…. “I think it’s really important not to generalise all women in this category and say they should avoid high impact exercise for 6 months as this is actually not the case and there are many other variables which affect the pelvic floor and recovery.

Including levator avulsions, etc. Women can exercise with prolapse with a peccary and under the guidance of a qualified pelvic health physio.

….many women have an over active pelvic floor and they cannot relax properly and other women also have no prolapse but have a high risk of pop from their birth history etc… I encourage women (i worked on the post natal ward for many years) to get a 6 week pelvic floor internal Vaginal exam as it’s it only accurate way to give risk factors for PoP and know exactly the state and integrity of the pelvic floor.

…. but GP’s and OB/gynaes rarely do an internal at 6 weeks. They only look at sutures if anything. They don’t assess for prolapse etc..”

As I always said, if you are in doubt, let me know if you have any questions. PM esther@healthguardian.com.au or 0434 221418.

Esther Toh

Pelvic Floor and Exercise – Part 1

I came across most mums would love to start some sort of an exercise regime as soon as they got an all cleared from their GPs, that is at 6-weeks mark. I am one of them. As a mum to a 2-year old and also an aged group triathlete, I can’t wait to get back into training and hope to race again, that is my mind set. However, this took me a while to start to really train properly for the first 3-months as I can’t really run longer distance or jumping especially lateral movement, I was struggling to activate my pelvic floor muscles and sometimes I feel a bit discomfort down there.  Then, roughly about 5-months, I thought I was ok with the pelvic floor until sometimes when I cough or sneeze, I could wet my pants. That was pretty embarrassing especially when I am out and about. Bear in mind that I was doing lots of transverse abdominus (TvA) and pelvic floor activation since my lil one was born. I was amazed it had so much impact on the pelvic floor after. Came 6-months, I felt really good with the pelvic floor and started to train a little bit more. I was really happy with the results and I managed to race a very short distance.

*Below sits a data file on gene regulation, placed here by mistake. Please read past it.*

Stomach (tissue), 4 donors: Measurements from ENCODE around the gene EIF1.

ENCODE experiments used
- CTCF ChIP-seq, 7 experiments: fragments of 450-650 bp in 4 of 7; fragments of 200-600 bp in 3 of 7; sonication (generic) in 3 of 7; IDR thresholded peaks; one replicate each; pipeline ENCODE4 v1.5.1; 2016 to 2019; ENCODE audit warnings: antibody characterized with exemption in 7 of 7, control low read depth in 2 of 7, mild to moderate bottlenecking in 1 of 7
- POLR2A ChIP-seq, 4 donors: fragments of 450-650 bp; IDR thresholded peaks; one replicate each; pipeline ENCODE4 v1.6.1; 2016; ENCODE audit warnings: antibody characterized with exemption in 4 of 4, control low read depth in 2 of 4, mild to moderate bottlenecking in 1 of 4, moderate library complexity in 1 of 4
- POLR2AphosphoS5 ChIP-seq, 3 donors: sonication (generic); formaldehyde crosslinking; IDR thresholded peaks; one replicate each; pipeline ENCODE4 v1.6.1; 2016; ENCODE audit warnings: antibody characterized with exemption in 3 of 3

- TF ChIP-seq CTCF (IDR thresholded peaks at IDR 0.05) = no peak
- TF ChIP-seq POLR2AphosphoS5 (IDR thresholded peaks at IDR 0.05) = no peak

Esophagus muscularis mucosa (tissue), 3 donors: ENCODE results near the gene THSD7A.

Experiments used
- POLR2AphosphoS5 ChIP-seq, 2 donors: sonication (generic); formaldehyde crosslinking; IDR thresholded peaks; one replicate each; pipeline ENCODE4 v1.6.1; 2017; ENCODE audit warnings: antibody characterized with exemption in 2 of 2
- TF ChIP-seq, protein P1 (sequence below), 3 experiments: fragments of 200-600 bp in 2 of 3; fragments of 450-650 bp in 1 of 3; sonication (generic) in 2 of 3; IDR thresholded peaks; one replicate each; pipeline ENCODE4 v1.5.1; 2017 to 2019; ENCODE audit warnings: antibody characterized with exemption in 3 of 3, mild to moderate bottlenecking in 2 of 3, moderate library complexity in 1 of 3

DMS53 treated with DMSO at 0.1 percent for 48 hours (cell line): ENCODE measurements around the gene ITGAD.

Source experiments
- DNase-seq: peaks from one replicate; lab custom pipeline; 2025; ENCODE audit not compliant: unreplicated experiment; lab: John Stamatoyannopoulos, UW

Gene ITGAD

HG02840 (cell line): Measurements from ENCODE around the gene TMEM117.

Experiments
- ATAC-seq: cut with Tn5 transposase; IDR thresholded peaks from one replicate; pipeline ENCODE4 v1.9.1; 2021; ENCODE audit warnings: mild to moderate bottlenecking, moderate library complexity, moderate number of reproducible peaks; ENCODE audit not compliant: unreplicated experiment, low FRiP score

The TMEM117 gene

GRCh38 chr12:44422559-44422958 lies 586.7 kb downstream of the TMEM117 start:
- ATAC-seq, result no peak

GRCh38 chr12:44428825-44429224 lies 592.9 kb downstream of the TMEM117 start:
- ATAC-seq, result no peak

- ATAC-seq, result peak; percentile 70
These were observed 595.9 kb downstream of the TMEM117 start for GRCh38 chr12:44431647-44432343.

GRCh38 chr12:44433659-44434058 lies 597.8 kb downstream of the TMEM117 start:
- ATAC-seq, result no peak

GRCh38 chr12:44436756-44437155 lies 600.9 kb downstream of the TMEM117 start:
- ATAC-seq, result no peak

Here are the facts to all the mummies out there and mummies to be:
* Your body needs at least 6-months to recover and longer if you have C-sec and also to be fully restored to pre-pregnancy physiology.
* 6-months is the time to restore the connective tissue support.
* If you are breastfeeding – it takes longer too.
In conclusion, you will need to wait for at least 6-months and start slowly to return to higher intensity exercise. Best is to perform 6-12-weeks of slow impact exercise and rehab your pelvic floor and TvA and if you have recti diastasis, deep abdominal rehab is a MUST.
Clinical exercise prescription and rehabilitation is the best way to return to activity. I am glad that I managed to gain back the pelvic floor strength pretty soon after without any major complications through smart and effective exercises.
I am inviting mummies to the Mums and Bubs Fitness that I run in Paramount on every Thursdays from 10.30 – 11.15am. You get a fully Accredited Exercise Physiologist to train you and also to look after your lil ones.
Or let me help you or show you how – PM esther@healthguardian.com.au or 0434 221418.